Monday, July 16, 2007

July 15 Sermon: Go and Do, Sit and Listen

Deut 30: 9-14
Luke 10: 25-42

Go and Do, Sit and Listen.
During my senior year of college, I studied the English reformation while abroad for a term at Oxford University. It was quite inspiring to walk in the shadows of those ornate gothic spires on the way to my tutorials. I remember the huge book on Thomas Cranmer that I was assigned, which I fortunately found in the Oxford Student Union Library.
I was surrounded by beauty and history. Much of the English Reformation, not to mention the later Wesleyan revivals, happened in the town I was studying in. I remember riding my bike across the little cross in the middle of the street where Thomas Cranmer was burned at the stake when his reformations fell out of favor with the monarchy.
Oxford was a student’s city, there were pubs on every corner, and always something happening at one of the colleges. There were also a lot of homeless people. They would particularly come out and beg for money on the weekend nights, when the city center would be crawling with students making their way from one pub to another. I distinctly remember on several occasions when I would notice the young people begging for money, I would cross to the other side of the street so that I wouldn’t have to make excuses why I wasn’t going to help them.
That’s the image that came to my mind this week when I reflected on this scripture. It was convicting. I didn’t want to be bothered with the needy, so I simply walked to the other side of the street so I wouldn’t have to deal with them. I can see the Priest and the Levite averting their eyes so they could pretend (to themselves) that they didn’t see the assaulted man lying in the road there, can’t you?
Jesus paints a picture for us. Describes priest and Levite walking clear on the other side of the road when encountering the person in need. That distance is an adequate description of how far we are from eternal life when we fail to live the commandment of Love—when we fail to love our neighbor. We are on the clear other side of the road from eternal life. Eternal life is right under our noses, and we pretend like we don’t see it and hurry along our way.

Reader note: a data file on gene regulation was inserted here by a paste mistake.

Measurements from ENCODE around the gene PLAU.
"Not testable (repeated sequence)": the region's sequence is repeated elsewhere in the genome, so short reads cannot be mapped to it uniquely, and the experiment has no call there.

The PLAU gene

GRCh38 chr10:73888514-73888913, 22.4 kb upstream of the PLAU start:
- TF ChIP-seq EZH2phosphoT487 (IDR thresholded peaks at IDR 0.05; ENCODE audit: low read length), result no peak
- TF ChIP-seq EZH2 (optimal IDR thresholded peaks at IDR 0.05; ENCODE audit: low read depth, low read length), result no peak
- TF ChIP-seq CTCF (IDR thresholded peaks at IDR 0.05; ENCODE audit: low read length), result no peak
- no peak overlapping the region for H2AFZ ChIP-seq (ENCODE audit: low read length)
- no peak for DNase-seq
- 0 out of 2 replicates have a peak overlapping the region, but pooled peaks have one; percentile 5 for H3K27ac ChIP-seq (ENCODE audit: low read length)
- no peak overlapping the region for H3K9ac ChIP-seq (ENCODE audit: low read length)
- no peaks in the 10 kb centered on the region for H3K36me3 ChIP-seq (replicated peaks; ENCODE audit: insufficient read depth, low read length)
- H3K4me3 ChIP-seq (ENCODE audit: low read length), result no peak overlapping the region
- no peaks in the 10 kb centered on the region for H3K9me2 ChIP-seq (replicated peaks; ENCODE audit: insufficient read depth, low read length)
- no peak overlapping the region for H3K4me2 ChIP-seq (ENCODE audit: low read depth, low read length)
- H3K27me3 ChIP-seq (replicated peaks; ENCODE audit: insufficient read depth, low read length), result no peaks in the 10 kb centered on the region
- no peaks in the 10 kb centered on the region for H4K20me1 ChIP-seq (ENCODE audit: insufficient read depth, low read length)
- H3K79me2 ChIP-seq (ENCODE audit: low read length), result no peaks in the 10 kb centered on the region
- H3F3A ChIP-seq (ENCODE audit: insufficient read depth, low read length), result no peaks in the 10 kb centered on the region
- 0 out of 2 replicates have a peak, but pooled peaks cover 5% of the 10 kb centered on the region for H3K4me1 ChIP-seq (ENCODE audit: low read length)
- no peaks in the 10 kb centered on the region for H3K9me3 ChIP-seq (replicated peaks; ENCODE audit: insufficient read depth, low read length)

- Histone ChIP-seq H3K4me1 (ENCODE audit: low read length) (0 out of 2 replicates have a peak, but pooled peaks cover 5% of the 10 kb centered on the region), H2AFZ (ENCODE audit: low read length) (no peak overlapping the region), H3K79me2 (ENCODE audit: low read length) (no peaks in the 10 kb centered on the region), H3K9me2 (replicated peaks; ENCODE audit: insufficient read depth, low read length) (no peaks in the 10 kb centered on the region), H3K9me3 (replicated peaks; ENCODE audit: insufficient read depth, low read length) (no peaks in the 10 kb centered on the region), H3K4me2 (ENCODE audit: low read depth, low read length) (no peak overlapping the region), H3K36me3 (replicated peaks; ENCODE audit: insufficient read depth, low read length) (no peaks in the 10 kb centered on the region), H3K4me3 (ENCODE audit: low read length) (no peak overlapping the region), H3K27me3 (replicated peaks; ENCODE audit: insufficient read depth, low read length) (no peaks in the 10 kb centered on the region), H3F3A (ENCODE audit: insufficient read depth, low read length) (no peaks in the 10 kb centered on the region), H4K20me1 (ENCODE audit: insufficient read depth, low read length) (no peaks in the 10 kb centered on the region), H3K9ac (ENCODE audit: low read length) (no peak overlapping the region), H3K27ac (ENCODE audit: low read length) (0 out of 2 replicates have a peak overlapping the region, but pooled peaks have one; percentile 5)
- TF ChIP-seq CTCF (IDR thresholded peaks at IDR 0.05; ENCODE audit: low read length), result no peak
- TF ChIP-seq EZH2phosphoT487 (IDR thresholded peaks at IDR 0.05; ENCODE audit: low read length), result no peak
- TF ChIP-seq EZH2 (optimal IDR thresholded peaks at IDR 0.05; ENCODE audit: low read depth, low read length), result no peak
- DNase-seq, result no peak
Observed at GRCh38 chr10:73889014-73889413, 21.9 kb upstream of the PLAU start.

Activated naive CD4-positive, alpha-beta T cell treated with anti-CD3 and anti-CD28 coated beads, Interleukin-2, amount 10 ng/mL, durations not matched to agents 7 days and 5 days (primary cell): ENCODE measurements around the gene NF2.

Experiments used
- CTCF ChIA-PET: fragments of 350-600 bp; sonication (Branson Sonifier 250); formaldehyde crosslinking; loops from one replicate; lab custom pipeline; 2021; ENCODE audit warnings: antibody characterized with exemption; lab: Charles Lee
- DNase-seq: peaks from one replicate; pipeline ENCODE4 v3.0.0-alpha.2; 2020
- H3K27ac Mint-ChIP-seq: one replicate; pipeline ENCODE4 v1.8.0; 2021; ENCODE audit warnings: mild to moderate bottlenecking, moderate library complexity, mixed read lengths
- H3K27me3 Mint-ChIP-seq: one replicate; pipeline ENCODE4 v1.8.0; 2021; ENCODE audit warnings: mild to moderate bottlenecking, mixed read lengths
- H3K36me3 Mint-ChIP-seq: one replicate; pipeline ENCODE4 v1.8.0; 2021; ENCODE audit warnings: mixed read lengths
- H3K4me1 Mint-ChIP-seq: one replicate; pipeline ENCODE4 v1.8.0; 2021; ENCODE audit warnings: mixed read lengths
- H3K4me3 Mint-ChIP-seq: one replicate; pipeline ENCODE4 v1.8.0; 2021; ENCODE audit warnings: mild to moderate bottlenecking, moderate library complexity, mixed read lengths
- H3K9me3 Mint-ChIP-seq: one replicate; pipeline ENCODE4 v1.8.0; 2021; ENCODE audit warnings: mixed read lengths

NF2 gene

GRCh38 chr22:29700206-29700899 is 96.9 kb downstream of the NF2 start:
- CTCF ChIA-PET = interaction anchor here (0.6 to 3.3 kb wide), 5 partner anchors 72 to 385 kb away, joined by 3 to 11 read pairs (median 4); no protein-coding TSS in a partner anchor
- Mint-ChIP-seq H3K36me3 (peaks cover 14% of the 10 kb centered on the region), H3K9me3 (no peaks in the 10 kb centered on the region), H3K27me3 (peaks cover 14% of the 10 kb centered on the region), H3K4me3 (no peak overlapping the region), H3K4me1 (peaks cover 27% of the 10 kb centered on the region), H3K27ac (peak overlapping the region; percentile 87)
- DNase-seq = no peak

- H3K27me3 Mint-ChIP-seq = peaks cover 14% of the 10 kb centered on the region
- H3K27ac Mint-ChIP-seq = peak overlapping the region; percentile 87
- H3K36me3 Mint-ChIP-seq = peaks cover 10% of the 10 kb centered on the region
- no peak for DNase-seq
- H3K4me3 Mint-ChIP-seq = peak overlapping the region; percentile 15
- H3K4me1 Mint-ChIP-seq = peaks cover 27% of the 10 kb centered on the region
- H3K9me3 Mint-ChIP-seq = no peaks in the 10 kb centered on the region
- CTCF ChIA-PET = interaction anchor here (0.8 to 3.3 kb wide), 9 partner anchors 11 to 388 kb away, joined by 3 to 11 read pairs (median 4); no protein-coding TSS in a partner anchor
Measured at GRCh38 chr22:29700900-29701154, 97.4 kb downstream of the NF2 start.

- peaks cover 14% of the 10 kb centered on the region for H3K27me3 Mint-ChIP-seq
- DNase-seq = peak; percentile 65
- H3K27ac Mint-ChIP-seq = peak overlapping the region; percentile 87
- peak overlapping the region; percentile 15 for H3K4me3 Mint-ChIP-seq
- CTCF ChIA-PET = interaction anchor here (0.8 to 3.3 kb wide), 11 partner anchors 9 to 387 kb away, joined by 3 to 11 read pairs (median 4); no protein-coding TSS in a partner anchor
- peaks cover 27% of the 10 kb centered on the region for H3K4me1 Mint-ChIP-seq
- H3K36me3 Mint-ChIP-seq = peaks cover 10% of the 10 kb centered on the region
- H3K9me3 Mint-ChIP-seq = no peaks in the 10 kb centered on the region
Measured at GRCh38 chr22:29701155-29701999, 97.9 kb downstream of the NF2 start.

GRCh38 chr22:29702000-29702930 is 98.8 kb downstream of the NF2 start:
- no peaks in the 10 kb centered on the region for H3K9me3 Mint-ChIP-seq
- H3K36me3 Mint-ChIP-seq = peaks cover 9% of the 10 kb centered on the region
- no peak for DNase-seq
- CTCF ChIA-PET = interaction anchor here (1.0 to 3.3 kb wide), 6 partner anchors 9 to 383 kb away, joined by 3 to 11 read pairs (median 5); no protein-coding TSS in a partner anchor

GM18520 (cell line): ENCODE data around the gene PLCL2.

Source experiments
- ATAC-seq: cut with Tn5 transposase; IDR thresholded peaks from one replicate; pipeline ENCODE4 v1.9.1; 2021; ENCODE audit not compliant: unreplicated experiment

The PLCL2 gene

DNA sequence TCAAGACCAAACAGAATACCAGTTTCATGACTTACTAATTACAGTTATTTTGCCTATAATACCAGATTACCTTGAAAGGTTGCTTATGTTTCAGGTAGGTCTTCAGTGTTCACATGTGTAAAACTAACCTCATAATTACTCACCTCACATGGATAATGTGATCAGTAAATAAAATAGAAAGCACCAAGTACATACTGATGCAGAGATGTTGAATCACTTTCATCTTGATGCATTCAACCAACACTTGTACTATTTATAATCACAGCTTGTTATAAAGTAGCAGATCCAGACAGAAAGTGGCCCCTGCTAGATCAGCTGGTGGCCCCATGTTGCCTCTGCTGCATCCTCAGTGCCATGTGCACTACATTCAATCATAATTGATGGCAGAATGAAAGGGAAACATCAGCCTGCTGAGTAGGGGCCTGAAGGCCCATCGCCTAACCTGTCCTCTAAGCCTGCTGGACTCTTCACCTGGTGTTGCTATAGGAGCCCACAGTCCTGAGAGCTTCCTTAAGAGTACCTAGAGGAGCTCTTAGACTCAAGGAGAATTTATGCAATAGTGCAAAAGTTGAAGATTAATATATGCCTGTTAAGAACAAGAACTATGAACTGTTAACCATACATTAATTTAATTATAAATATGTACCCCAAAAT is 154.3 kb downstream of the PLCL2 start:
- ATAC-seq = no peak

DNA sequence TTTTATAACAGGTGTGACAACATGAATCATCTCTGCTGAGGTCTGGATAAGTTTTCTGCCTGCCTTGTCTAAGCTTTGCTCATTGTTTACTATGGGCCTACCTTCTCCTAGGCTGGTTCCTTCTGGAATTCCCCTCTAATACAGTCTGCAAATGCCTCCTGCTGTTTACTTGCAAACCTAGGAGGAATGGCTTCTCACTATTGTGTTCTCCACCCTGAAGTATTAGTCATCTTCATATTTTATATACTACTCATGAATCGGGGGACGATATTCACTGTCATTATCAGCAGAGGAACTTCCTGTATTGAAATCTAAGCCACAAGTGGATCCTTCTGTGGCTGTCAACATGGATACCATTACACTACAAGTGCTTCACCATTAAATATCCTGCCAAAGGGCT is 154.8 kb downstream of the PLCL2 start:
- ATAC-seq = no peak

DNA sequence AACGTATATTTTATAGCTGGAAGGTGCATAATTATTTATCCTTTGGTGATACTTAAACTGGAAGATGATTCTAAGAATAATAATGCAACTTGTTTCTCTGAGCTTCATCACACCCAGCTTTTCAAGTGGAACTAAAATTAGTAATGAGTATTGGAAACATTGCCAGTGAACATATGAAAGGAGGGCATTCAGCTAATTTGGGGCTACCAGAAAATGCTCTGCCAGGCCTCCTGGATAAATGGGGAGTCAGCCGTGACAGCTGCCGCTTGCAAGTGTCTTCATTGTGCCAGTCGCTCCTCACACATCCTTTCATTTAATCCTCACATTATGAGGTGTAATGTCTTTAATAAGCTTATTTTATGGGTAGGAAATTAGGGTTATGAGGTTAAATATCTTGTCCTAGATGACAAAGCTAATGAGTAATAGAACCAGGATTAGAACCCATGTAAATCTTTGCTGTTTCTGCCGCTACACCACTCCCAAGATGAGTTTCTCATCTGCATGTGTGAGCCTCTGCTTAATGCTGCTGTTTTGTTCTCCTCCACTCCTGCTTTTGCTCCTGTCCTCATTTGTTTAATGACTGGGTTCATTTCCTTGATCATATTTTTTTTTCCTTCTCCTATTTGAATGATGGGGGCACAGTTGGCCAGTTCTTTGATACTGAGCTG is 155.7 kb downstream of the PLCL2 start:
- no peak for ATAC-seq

What prompts this story is a question. It is a question that we no doubt would pose to Jesus if we had the opportunity. “What must I do to inherit eternal life?” And it is a question that Jesus, in true Rabbinical methodology, answers with a question. “You know the law, how do you read it?”
“How do you read it?” is kind of a strange question, isn’t it? Jesus knows he is dealing with an expert in the law—he wants to know, how do you read it? Do you read it conservatively, not adding to or taking away from the original document, like we expect from our judicial appointees? Do you read it with an eye for detail, perhaps looking for loopholes or caveats? Do you read it looking for an overarching theme, like Jesus seemed to promote?
Yes, we find the lawyer knows the answer that Jesus wants to hear. Perhaps he was even there when the Pharisees had tested Jesus by asking him to define the greatest law, and Jesus crystallizes all 613 laws into 2 in Deut 6:5 and Leviticus 19:18. “Love the Lord your God with all your heart, soul, mind, strength. And Love your neighbor as yourself.” .
The importance of the qualifiers heart, soul, mind, and strength, is to plant the flag of God’s sovereignty over the whole of one’s life. God’s claim on us reaches to every area of our experience, to our innermost being (heart); our lives—what gives us our individual identity (soul); our energy, strength, resolve, and resources (might); and our understanding and intellectual capacities (mind). No part of ourselves is to be withheld from God.